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(Gold Against the Soul, 1993)
The highest placing Gold Against the Soul track is another single from that album and another enduring live favourite. It’s also a lyrically quintessential Manics work, in that it is titled after Van Gogh’s fabled last words and written about the bitter feelings of an elderly war veteran. Amidst all the thrilling hard rock bluster, there are also (as with other GATS tracks) flashes of the greatly increased intellectual and instrumental palette that would be demonstrated on subsequent albums. The song also helped open a long-running interest in art and painting for the Manics, something they have maintained ever since—the closer on Rewind the Film is partly concerned with the paintings of T.S. Lowry.
(The Holy Bible, 1994)
Serving as the unforgettable opener to The Holy Bible, “Yes” makes clear from its very beginnings that what will follow is an album unlike any other. The song is Richey Edwards’ harrowing, propulsive treatise on prostitution both of the literal kind and of the metaphorical kind—of the way people “do something you hate to get something you don’t need”. With its wiry, exposed feel “Yes” is perhaps the Manics at their most post-punk, a musical approach that helps listeners feel they are being truly immersed in the depths of the human spirit this singular song depicts. Indeed, the band stated that they often felt the same—1994 was a dark time for them, one during which their personal lives were under the glare of a media gaze they could not always control. Surprisingly, the profanity-filled, five-minute “Yes” was once considered as a single, but as it stands the song is the most popular album track in the fan poll.
(Everything Must Go, 1996)
There was no room for surprises in the top three of the fan poll. The songs that hit those spots are undoubtedly the one which have attained the most legendary reputation amongst not only fans but also the musicians themselves –- when the Manics ranked their own singles for NME in 2011, “A Design For Life” came in just a touch higher at #2 (also its UK Singles Chart placing). The song in which the Manics most eloquently defend the dignity of the working class and best showcases their sweeping, muscular sound of 1996 was also the first track they recorded after Edwards’ disappearance. Having considered ending the band, Bradfield, Wire and Moore instead decided to return in spectacular style with “A Design For Life”. Exemplifying the song’s enduring impact, the Manics were present recently when its opening line (“Libraries gave us power”) was unveiled on a plaque in Cardiff’s new Central Library.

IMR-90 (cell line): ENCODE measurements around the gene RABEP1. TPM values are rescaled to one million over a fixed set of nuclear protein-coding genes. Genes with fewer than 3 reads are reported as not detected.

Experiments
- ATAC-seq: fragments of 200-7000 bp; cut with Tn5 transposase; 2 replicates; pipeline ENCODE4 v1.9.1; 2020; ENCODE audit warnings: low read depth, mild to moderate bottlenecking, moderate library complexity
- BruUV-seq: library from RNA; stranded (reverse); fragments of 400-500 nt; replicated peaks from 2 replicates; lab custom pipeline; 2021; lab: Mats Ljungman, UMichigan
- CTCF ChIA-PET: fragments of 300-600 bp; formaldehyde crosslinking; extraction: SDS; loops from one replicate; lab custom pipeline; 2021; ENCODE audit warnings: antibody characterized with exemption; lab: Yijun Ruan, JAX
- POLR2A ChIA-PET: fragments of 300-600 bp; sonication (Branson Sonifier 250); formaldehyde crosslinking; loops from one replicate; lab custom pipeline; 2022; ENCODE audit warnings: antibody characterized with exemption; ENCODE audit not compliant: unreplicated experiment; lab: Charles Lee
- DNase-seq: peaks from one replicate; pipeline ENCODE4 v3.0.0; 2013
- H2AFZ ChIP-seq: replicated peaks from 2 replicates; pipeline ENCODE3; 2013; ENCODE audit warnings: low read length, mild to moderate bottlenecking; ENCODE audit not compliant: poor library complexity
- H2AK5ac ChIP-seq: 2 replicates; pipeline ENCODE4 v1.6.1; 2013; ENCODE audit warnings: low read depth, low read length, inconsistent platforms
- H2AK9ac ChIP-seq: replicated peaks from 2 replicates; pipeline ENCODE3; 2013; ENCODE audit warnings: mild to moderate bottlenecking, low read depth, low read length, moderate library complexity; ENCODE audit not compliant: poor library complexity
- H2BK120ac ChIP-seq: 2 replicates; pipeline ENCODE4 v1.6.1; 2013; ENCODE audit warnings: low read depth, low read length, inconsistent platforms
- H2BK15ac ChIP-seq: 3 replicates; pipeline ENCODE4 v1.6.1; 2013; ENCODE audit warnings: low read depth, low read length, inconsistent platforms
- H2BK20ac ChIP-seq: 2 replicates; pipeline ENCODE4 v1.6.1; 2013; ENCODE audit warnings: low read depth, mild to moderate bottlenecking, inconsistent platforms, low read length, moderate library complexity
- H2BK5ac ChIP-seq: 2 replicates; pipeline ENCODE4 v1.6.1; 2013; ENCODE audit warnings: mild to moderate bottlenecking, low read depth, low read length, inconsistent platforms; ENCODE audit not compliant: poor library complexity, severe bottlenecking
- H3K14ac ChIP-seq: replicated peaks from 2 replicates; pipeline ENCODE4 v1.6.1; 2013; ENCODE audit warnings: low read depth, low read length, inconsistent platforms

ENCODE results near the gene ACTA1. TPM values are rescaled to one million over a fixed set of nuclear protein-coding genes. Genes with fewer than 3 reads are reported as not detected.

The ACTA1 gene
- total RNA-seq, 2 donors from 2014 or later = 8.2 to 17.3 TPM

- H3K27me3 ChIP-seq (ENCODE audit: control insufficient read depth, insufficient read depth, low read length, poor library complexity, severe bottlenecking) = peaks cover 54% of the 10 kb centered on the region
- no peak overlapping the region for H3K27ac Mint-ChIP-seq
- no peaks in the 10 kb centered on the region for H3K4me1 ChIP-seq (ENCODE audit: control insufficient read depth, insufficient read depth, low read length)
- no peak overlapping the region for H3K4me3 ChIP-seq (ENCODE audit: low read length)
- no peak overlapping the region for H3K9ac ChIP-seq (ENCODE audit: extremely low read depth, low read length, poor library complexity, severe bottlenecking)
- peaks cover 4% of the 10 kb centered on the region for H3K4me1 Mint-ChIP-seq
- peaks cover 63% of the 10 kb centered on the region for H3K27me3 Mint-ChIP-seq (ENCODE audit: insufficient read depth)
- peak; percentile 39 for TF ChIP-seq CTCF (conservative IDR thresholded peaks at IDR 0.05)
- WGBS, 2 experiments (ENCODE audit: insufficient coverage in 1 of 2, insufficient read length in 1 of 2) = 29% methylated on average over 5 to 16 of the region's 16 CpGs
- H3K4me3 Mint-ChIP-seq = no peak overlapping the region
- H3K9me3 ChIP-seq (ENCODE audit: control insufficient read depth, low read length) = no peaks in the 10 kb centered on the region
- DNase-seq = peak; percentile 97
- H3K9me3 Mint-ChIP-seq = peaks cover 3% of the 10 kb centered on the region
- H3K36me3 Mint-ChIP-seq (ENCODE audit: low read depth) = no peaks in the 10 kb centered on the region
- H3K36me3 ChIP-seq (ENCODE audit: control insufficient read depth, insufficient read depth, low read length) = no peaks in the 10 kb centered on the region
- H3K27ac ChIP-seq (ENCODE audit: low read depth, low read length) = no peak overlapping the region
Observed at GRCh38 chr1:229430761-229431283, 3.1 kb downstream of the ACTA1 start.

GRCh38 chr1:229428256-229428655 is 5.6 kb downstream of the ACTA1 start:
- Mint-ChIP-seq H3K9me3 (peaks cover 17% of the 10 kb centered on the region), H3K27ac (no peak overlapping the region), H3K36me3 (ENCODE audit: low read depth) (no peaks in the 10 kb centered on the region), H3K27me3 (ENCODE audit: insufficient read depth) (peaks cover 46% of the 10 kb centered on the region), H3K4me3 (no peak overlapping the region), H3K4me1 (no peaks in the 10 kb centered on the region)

(Generation Terrorists, 1992)
Only one song kept “Motorcycle Emptiness” from the very summit of the fan poll, but the origins of this song are surprisingly modest. The six-minute elegiac meditation on what Manics biographer Simon Price called “the soul of man under capitalism” began as two very early demos called “Behave Yourself Baby” and “Go, Buzz Baby, Go”. The Manics have said that the knowledge that they still had “Motorcycle” in their war chest kept them going through some of the tougher times in their very early days. Now, almost everything about the song has passed into legend, from its apparently “Dancing Queen”-derived coruscating riff and lyrics about the hollow, crushing nature of capitalism, to its iconic video shot in Japan. To a significant portion of the British population specifically, “Motorcycle Emptiness” is almost synonymous with the band – they are unlikely to feel bad about that, as they ranked it #4 among their singles.
(The Holy Bible, 1994)
Beating out the #2 track by a fairly comfortable margin, the placement of the incendiary post-punk explosion of “Faster” further confirms its huge esteem in the Manics fanbase. A significant part of the towering reputation of The Holy Bible is owed to this song, a piece that simply could not be accommodated on any other album, nor recorded by any other band. What made the song’s impact even greater was that it was released as part of a double a-side single (with “P.C.P.”, #11 on our list) in advance of the album, making it the world’s first taste of the new, lacerating Manics sound. The fact that the release took place on the fiftieth anniversary of the D-Day landings tallied with the band’s new militaristic aesthetic and further underlined the significance the song would have on the band’s discography. A crushing performance of the song on the BBC’s Top of the Pops programme in June 1994 provoked a record-breaking 25,000 complaints due to Bradfield’s “IRA-style” balaclava emblazoned with his name. The Manics have said that this moment had made them feel “completely ostracised” from the rest of the world, but it’s the four minutes many people have spent with this utterly unique song that made them Manics fans.
// Moving Pixels
"It's easy to dismiss blood and violence as salacious without considering why it is there, what its context is, and what it might communicate.READ the article